Virginia's abortion fight begins
Language tucked into Gov. Youngkin's proposed budget sets aside $50,000 to pay to incarcerate people who violate a 15-week abortion ban he is pursuing.
Why it matters: It's the opening salvo in the fight over abortion rights in the coming legislative session, which begins Jan. 11.
What's happening: Democrats blasted Youngkin for not mentioning or otherwise noting the appropriation when he formally presented his budget last week.
- The allocation is required under procedural rules in the General Assembly, which require a minimum of $50,000 in new corrections funding for any new laws that could increase the state's prison population.
What they're saying: "The Governor will not sign a bill which imprisons women, that’s pure political posturing," Youngkin's press secretary, Macaulay Porter, said in an email. "There is a technical requirement to include any legislation that may expand a felony in the budget, even before it passes. And the democrats know this."
State of play: While Youngkin has pledged to sign any new abortion restrictions that get to his desk, Democrats and Republicans alike say they consider the passage of any new abortion bans unlikely.
The intrigue: That has not stopped Democrats from emphasizing the possibility as they campaign to fill the Virginia Beach state Senate seat vacated by Republican Jen Kiggans when she was elected to Congress.
- They note flipping the seat would boost their majority in the chamber from one seat to two, effectively neutralizing Sen. Joe Morrissey, a Democrat who has voiced support for new restrictions in the past.
What we're hearing: That campaign messaging has put Republican operatives in the General Assembly in the unusual position of privately insisting that their own governor's abortion legislation is already doomed.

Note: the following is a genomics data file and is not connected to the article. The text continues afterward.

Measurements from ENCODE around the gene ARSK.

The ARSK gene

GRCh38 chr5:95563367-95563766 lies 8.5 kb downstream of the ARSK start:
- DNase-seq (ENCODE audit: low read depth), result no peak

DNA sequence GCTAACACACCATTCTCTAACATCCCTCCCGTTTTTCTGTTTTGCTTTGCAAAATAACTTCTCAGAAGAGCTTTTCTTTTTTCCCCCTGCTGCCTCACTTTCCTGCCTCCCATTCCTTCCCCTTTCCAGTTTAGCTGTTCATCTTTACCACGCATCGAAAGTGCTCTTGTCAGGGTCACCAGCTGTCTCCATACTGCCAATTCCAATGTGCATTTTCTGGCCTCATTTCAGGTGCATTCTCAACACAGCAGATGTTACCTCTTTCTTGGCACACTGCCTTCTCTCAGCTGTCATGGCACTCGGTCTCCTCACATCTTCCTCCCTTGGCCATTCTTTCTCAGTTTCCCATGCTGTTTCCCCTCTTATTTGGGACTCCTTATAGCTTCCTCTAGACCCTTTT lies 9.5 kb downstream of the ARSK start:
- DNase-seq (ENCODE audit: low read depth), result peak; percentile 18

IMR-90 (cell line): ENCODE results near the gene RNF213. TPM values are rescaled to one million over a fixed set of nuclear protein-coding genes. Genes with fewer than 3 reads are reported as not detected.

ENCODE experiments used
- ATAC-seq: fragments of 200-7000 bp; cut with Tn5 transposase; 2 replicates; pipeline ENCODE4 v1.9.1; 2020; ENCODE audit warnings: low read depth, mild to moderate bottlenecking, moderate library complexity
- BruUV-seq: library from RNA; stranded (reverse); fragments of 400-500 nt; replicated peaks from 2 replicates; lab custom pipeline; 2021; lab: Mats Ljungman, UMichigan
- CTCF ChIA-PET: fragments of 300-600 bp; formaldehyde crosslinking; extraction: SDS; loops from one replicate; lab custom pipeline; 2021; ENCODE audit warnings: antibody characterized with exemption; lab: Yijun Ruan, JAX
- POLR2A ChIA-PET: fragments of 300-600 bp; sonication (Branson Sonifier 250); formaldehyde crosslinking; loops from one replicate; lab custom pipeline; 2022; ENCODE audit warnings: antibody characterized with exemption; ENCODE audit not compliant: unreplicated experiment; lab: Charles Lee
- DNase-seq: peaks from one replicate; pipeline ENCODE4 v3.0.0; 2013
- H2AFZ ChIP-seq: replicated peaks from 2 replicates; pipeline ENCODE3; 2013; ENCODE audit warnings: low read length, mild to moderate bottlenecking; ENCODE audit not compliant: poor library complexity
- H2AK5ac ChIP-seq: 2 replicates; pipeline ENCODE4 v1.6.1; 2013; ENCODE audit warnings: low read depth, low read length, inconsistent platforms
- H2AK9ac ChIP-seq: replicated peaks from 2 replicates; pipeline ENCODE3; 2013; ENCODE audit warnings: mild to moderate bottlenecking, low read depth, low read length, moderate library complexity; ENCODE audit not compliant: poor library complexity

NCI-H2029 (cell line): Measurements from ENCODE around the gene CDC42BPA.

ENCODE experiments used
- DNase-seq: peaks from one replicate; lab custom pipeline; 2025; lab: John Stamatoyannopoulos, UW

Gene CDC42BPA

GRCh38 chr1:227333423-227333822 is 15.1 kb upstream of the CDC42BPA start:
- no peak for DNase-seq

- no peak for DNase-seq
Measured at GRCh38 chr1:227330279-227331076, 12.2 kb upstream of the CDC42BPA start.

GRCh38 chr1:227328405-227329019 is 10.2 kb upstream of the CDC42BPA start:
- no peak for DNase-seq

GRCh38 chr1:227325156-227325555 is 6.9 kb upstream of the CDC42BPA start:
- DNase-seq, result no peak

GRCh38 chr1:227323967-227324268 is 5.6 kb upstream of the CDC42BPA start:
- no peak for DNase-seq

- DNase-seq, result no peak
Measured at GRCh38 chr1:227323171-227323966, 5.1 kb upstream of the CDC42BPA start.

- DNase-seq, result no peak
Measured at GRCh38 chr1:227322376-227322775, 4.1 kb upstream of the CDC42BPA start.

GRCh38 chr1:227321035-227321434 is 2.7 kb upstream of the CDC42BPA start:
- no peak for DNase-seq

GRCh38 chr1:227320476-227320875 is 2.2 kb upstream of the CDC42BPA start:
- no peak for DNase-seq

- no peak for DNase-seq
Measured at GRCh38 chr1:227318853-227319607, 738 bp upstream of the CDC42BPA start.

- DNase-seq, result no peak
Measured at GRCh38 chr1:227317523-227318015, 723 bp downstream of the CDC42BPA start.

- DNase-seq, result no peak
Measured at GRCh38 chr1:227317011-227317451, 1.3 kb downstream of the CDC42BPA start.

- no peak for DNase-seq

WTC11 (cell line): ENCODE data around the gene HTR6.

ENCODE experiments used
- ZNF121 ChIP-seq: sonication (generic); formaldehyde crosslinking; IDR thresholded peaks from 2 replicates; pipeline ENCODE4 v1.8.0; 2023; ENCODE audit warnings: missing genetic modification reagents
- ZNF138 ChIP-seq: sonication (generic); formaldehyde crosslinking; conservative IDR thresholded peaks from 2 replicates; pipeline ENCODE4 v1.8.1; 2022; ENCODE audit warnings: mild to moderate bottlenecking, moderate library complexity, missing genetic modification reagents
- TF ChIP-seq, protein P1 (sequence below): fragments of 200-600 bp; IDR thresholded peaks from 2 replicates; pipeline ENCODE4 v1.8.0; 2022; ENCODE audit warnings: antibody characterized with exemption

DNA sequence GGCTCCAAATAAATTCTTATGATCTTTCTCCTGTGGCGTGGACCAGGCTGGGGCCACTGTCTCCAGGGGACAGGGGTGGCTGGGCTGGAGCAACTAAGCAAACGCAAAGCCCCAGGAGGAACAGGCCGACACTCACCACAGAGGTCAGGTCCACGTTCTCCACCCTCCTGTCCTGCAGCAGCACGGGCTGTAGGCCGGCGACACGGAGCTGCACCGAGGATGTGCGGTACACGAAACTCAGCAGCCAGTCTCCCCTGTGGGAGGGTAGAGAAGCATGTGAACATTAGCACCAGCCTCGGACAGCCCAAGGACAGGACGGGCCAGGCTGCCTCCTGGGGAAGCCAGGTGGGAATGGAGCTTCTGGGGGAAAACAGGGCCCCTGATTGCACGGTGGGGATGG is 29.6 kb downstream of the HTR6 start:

- Among other things, they note Sen. Louise Lucas, the Democrat who chairs the committee that will hear any abortion bills in the Senate, has repeatedly promised to block any new restrictions.
Yes, but: There are procedural maneuvers available to bypass Lucas' committee, but they're almost never successful and GOP Minority Leader Tommy Norment has gone on record opposing the step.
Reality check: Morrissey flaunts his swing-vote status on abortion, but so far he's stuck with his party on the issue, including by voting against budget language Republicans sought last session that would limit state Medicaid funding for abortions.
What's next: It remains an open question whether a new abortion ban will even pass the House, where Republicans hold a four-seat advantage and are eager to protect members in swing districts from taking a stance on the issue in an election year.
- A spokesman for GOP House Speaker Todd Gilbert did not respond to a request for comment, but Republicans in the chamber said last session they didn't bother advancing a 20-week ban because they said it had no chance of passing the Senate.
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